Temporary Intermission: Camille Playhouse to remain closed until it feels safe

As board members and volunteers of the Camille Playhouse gathered last week wearing face masks to deep clean and organize the whole building, President Martie DiGregorio said the reopening of the local theater is still uncertain.

Worried about the safety of visitors, staff and actors, DiGregorio said that while the board members are talking and finding ways to safely open, they don’t see it happening in the near future. With COVID-19 cases increasing across the community, they want to play it safe.

“We don’t want to rush it, we want to be safe for the people on stage, for the people watching the show, and so, if we have to wait a few more months then we wait a few more months,” she said. “We are going to be ready and we are going to come back stronger than ever.”



But safety concerns are not the only problem the local theater is facing, without the regular spring and summer income streams it would get during the seasons, when hundreds of community members would attend with their families to enjoy a play while eating popcorn and chocolates they would buy inside, the playhouse is also facing economic problems.

The playhouse created a Go Fund Me in April that has, as of press time, raised $18,502 to help fund basic operations and to ensure the ability of the theater to start up operations again when possible.

“We are humbled by all the support that we’ve received on Facebook, personally, in the mail, telephone calls; the majority of the community support Camille and are saddened by the state of Camille that we had to close, so we are very confident and hopeful that they will help us. We did start a Go Fund Me about two months ago and it’s up there,” DiGregorio said.

“The city is helping us too, they have come out, they have done an assessment and they are going to see how much they can help us with and we are very thankful for that.”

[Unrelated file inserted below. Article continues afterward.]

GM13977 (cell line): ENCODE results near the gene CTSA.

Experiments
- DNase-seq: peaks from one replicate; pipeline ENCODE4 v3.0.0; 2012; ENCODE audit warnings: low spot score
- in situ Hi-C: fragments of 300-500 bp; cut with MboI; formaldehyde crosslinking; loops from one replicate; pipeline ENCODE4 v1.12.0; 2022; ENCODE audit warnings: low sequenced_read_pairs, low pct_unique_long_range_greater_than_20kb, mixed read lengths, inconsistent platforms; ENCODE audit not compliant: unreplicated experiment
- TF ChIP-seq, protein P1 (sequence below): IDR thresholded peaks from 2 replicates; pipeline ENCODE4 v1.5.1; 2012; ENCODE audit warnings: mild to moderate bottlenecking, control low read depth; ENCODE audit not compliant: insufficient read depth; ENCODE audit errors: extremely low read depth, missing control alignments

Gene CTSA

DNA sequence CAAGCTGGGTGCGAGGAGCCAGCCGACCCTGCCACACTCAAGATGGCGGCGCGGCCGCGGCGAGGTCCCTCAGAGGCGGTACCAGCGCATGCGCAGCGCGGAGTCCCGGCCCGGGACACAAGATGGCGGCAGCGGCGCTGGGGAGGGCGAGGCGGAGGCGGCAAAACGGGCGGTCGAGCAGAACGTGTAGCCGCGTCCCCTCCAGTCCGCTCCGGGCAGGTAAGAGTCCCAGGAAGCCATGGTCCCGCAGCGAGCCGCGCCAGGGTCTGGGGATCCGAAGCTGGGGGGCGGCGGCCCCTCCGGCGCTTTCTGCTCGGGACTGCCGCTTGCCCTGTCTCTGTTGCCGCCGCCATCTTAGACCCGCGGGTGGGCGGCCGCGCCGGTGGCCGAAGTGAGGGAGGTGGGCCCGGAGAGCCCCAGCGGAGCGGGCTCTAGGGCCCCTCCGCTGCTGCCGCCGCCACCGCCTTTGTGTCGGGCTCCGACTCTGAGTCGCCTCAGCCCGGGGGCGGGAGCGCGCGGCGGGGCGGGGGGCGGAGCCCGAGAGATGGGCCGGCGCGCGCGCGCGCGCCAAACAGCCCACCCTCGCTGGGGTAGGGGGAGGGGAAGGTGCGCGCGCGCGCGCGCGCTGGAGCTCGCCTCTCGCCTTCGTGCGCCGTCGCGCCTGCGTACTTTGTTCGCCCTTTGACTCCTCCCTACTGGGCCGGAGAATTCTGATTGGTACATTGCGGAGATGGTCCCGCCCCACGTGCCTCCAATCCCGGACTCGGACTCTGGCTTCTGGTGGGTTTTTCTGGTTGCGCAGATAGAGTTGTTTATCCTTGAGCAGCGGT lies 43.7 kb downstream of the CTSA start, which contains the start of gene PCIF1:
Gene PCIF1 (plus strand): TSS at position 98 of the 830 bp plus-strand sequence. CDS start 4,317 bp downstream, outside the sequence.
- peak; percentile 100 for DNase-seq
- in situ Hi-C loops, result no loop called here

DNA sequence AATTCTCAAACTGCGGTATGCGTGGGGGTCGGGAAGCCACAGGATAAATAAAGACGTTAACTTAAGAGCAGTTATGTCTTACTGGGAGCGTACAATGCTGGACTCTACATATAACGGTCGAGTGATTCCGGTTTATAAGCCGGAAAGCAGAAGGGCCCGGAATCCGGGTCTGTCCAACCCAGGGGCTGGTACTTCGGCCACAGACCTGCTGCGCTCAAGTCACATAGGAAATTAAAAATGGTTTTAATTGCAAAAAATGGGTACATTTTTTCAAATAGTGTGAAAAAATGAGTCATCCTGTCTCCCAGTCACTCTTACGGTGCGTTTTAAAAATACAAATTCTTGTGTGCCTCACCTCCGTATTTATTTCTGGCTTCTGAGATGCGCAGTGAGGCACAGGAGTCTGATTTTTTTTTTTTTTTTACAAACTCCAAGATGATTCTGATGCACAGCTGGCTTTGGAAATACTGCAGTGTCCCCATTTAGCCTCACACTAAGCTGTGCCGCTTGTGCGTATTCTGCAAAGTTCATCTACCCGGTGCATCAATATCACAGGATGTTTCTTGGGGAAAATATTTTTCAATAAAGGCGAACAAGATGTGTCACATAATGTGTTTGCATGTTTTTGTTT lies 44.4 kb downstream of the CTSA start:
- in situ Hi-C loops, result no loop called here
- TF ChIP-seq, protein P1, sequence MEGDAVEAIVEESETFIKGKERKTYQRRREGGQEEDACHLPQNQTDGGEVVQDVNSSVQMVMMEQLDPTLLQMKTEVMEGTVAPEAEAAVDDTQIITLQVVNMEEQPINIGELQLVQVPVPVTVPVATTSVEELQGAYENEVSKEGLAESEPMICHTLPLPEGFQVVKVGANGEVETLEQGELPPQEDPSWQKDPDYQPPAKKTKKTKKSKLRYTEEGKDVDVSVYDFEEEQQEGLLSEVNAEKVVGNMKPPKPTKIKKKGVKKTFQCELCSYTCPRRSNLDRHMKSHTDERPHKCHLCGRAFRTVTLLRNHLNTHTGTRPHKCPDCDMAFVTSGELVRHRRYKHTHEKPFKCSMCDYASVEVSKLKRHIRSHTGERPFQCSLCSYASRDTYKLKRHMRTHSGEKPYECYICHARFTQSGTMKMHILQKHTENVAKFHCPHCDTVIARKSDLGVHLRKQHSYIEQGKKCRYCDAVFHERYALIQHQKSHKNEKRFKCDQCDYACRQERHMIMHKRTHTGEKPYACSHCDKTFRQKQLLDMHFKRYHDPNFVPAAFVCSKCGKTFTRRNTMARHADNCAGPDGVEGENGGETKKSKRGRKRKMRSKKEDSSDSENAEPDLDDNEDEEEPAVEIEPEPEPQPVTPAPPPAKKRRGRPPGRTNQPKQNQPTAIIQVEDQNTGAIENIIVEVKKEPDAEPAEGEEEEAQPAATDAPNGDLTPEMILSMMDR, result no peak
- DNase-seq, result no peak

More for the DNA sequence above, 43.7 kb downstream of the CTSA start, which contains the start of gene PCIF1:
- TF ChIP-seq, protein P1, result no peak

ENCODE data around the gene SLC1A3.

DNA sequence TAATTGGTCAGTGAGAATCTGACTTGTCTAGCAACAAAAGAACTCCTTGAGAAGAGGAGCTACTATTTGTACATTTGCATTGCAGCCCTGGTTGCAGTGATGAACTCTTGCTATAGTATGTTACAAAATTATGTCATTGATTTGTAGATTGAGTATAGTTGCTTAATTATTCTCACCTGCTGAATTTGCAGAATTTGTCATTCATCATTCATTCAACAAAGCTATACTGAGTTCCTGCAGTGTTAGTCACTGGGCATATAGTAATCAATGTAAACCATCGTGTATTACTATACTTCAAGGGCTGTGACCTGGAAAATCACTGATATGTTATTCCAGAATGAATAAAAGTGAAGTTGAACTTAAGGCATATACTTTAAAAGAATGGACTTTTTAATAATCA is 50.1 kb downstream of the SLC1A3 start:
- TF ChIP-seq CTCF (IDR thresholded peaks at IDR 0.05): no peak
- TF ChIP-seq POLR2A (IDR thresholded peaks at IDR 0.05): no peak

As shelter-in-place orders went into effect, the playhouse released all part-time employees in late March as part of cost-cutting measures and in April they came to a mutual agreement to end the employment contract with the executive artistic director effective May 15.

“It was hard but it was not a stretch to think that that would happen, we are not the only ones in this globe that had to dismiss their staff. Bottom line, we have no money to pay, we calculated, the treasurer and Bruno (Zavaleta) got together and budgeted out and May 15 was all we could pay, and so we had to tell them,” DiGregorio said.

“It was, of course, hard, they have been part of us for four years but we kept thinking that it’s about the building, it’s about the Camille, it’s about the legacy, it’s about the tradition. A lot of us here, have experience as directors and obviously on stage so we could probably survive for a little while longer.”

Vice President Bruno Zavaleta said the theater is home for many artists who start at the Camille and end up leaving to act in New York and California. He said the history of the theater in this community is very important and it is unthinkable to see a Brownsville without the Camille.

“We want to keep the lights on, at this point it’s not about keeping the doors open, I’ve always said it’s about keeping the lights on, just making sure that we can survive getting through this down time and once we have the money in the reserves to have everything ready to go, when everyone feels safe to come, then I think we will hit the ground running,” he said.